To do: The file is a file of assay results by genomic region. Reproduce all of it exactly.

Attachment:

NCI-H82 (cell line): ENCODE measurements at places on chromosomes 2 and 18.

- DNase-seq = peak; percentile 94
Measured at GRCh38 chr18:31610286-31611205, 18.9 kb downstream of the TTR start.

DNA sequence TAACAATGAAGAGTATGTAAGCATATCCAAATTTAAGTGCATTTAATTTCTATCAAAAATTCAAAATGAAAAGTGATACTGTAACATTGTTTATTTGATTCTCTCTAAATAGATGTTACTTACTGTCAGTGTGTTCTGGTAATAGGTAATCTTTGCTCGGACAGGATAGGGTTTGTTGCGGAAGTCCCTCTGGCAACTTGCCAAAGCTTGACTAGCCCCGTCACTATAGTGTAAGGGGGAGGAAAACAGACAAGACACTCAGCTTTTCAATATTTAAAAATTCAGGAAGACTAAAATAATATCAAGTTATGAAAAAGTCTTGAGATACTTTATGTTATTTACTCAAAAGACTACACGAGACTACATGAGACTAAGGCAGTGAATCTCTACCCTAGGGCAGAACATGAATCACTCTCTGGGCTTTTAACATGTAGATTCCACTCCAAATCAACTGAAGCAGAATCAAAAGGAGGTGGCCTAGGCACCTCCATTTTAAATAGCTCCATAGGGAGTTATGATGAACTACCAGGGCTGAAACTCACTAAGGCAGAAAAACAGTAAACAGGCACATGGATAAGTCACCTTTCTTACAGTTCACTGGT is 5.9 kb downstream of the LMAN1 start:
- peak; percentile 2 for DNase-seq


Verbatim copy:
NCI-H82 (cell line): ENCODE measurements at places on chromosomes 2 and 18.

- DNase-seq = peak; percentile 94
Measured at GRCh38 chr18:31610286-31611205, 18.9 kb downstream of the TTR start.

DNA sequence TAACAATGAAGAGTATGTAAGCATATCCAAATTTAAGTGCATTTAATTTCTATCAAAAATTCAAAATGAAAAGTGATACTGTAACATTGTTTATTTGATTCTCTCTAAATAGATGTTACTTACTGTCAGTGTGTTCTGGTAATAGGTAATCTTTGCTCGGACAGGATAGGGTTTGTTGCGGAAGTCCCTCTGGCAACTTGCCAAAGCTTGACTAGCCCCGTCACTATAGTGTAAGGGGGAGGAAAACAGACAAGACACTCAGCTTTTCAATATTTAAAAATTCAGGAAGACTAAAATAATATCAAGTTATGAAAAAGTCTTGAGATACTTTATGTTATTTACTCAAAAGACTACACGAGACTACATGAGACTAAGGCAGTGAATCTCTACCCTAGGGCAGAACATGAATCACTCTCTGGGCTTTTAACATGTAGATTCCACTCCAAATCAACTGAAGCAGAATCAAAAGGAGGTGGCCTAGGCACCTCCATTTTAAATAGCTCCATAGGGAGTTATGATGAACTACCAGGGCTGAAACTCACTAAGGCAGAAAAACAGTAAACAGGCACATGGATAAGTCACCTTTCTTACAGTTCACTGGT is 5.9 kb downstream of the LMAN1 start:
- peak; percentile 2 for DNase-seq